Sigismund: German King and Holy Roman Emperor
After the death of the German king and uncrowned Holy Roman Emperor Rupert in 1410, both Sigismund and his cousin, Jobst of Moravia, claimed victory in the imperial elections. Since Sigismund's half-brother Wenceslaus , who had been deposed from the German throne in 1400, had never waived his title, there were, for a time, three rulers of Germany. The death of Jobst (1411) and the withdrawal of Wenceslaus left Sigismund sole king and Holy Roman emperor-elect.
One of Sigismund's first tasks was to end the Great Schism in the church. He persuaded John XXIII (see Cossa, Baldassare ), the strongest of the three schismatic popes, to summon a council at Konstanz (or Constance, see Constance, Council of ). After three years of deliberation by the council, the schism was ended (1417). John Huss , the Czech religious reformer, had attended the council with Sigismund's guarantee of safe conduct, but, nevertheless, the council began heresy proceedings against him and condemned him to death. Sigismund signed his death sentence.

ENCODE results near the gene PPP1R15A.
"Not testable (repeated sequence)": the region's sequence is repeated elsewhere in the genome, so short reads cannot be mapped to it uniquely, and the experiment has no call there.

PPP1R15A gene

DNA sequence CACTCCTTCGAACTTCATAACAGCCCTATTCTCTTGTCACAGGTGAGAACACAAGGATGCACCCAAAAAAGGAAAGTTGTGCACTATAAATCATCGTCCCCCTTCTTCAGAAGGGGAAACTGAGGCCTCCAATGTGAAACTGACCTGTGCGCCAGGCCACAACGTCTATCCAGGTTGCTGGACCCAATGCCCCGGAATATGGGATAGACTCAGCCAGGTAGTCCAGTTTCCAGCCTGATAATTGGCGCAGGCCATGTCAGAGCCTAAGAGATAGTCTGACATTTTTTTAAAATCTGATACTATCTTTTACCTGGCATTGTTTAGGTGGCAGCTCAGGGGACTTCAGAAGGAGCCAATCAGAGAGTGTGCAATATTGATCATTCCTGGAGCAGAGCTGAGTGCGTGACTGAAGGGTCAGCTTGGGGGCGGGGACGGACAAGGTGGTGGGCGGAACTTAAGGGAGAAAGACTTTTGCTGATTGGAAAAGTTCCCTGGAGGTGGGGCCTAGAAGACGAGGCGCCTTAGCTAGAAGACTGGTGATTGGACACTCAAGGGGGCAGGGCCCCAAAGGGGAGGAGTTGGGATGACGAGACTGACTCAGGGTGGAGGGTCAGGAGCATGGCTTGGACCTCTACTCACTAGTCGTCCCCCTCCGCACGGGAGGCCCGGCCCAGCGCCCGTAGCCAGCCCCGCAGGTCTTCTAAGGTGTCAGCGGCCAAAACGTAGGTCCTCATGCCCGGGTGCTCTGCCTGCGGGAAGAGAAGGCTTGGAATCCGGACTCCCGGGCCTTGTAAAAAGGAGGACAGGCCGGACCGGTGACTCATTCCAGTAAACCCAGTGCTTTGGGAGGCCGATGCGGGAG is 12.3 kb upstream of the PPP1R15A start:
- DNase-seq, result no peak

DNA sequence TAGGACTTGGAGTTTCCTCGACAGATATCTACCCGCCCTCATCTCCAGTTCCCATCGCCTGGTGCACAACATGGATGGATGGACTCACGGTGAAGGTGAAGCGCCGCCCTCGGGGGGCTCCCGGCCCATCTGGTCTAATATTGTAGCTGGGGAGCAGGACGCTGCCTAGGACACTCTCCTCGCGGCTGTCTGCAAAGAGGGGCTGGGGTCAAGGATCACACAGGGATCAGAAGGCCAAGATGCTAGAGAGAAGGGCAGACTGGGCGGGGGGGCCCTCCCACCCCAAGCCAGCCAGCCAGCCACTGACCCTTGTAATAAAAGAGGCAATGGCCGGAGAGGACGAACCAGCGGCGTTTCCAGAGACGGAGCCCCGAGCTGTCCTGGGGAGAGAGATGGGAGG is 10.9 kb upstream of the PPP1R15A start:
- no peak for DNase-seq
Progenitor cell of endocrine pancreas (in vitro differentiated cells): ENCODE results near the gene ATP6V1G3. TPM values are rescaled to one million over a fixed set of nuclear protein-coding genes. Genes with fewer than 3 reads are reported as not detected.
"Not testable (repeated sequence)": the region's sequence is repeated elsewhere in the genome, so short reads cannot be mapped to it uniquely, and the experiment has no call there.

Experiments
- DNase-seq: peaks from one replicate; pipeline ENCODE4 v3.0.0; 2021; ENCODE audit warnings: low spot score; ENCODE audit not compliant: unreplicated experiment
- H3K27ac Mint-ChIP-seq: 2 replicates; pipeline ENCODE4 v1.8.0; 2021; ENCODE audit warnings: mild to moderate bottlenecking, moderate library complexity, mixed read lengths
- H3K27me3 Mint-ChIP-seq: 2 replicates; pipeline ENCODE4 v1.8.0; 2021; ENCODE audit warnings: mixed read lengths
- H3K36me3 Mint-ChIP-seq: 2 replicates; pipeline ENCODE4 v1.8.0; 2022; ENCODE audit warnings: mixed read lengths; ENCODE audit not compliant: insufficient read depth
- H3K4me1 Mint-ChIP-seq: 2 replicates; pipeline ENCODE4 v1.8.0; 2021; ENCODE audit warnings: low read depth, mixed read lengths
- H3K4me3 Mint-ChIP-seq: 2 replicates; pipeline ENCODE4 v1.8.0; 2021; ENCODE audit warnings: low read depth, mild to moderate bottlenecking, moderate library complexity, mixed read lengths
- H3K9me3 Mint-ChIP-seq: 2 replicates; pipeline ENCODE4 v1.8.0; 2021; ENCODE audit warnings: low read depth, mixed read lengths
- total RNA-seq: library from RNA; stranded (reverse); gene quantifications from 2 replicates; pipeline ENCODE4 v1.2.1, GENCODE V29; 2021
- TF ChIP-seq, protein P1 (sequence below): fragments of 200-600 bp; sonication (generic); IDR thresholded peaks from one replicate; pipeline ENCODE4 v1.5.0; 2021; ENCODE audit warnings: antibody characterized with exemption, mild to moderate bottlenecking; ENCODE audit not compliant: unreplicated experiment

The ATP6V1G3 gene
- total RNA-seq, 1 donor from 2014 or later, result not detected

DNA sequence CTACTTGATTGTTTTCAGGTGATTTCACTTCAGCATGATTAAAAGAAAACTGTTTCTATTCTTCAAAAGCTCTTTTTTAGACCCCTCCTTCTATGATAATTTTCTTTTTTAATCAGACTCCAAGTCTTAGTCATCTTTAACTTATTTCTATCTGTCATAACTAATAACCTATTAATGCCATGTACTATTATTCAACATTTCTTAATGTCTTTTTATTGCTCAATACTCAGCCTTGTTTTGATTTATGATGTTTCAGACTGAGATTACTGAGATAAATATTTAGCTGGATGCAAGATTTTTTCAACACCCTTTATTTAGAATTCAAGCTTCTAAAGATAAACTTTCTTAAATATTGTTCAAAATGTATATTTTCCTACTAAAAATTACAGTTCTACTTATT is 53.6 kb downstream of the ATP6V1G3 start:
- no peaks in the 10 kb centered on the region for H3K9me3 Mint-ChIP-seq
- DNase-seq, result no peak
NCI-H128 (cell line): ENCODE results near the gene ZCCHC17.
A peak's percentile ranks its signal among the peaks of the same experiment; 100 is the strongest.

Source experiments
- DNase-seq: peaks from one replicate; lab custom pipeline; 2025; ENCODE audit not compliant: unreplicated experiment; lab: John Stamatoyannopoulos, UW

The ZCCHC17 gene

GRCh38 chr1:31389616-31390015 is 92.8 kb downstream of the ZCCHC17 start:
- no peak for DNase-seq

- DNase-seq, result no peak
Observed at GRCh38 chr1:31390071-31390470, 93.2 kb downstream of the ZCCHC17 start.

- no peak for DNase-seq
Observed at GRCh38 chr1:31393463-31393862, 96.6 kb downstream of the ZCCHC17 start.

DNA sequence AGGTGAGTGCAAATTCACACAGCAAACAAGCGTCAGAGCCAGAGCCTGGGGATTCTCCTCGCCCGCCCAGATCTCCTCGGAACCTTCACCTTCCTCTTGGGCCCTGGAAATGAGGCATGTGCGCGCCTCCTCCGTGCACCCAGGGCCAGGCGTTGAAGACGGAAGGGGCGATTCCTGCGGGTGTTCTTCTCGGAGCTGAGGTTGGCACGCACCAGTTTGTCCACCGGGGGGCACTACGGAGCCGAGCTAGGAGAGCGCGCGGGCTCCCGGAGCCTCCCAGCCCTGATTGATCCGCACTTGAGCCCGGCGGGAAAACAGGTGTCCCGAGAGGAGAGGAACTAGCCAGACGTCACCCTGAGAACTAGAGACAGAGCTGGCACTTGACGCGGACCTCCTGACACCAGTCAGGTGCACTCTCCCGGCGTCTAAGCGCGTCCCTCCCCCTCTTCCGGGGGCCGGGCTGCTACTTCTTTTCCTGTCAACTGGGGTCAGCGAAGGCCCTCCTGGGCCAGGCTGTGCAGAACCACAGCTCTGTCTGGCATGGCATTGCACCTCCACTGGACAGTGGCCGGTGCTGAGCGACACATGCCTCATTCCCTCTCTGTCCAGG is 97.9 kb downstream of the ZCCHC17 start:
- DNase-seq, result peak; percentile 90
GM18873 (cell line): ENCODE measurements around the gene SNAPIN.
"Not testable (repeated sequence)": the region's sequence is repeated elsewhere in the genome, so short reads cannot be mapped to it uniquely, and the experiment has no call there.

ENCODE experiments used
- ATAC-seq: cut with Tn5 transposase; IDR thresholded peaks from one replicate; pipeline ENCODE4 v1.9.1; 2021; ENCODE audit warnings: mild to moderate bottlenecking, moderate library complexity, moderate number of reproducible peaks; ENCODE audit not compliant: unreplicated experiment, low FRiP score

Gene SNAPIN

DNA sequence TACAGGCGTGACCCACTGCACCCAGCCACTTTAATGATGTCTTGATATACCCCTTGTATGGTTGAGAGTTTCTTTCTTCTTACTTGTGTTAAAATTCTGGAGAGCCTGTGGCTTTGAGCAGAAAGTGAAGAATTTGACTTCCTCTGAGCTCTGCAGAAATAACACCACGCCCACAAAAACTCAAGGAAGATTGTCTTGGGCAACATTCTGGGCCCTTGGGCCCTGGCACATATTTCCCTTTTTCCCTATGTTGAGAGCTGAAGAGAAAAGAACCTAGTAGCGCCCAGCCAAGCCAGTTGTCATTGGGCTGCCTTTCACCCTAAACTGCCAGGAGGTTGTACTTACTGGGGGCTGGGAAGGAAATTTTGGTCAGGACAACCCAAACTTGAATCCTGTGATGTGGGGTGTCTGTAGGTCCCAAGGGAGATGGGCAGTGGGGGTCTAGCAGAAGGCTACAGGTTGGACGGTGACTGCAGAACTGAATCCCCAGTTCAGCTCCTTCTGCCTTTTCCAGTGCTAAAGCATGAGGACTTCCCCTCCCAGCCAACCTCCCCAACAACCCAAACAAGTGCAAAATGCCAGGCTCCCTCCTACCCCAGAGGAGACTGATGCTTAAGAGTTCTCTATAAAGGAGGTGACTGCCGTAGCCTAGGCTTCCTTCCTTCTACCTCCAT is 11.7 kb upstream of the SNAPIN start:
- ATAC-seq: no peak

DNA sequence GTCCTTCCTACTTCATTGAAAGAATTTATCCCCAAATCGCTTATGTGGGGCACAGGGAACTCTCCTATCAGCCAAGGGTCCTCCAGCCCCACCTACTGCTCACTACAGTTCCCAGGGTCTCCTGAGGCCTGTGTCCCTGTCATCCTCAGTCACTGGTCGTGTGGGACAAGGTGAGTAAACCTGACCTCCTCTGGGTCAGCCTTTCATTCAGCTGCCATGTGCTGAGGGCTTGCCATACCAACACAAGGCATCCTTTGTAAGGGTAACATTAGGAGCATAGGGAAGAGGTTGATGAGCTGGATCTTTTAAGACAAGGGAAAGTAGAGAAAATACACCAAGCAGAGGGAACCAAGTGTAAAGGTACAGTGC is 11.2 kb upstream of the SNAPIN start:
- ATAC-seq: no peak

The burning of Huss hastened the Reformation in Bohemia and earned Sigismund the lasting hatred of the Czechs. When Sigismund succeeded to the Bohemian throne on his brother Wenceslaus's death (1419), he was bitterly opposed. To secure an army against the rebellious Bohemians, Sigismund convinced Pope Martin V to proclaim (Mar., 1420) a crusade against the Hussites . He had himself crowned king of Bohemia at Prague but was defeated by the Hussites under John Zizka and withdrew. In 1421 a Czech assembly declared him deposed, and shortly afterward the Hussites began their incursions into Germany (see Hussite Wars ). Renewed attacks by the Turks occupied Sigismund in Hungary, while in Germany and Bohemia the Hussites continued to be victorious, defeating a new crusade (1431) against them.
Negotiations to heal the breach in the church were held at the Council of Basel (see Basel, Council of ) and resulted in compromise with the drafting of the Compactata. The religious agreement opened the way to Sigismund's acceptance as king by the Bohemians in 1436. Shortly afterward, Sigismund died.
The Columbia Electronic Encyclopedia, 6th ed. Copyright © 2012, Columbia University Press. All rights reserved.
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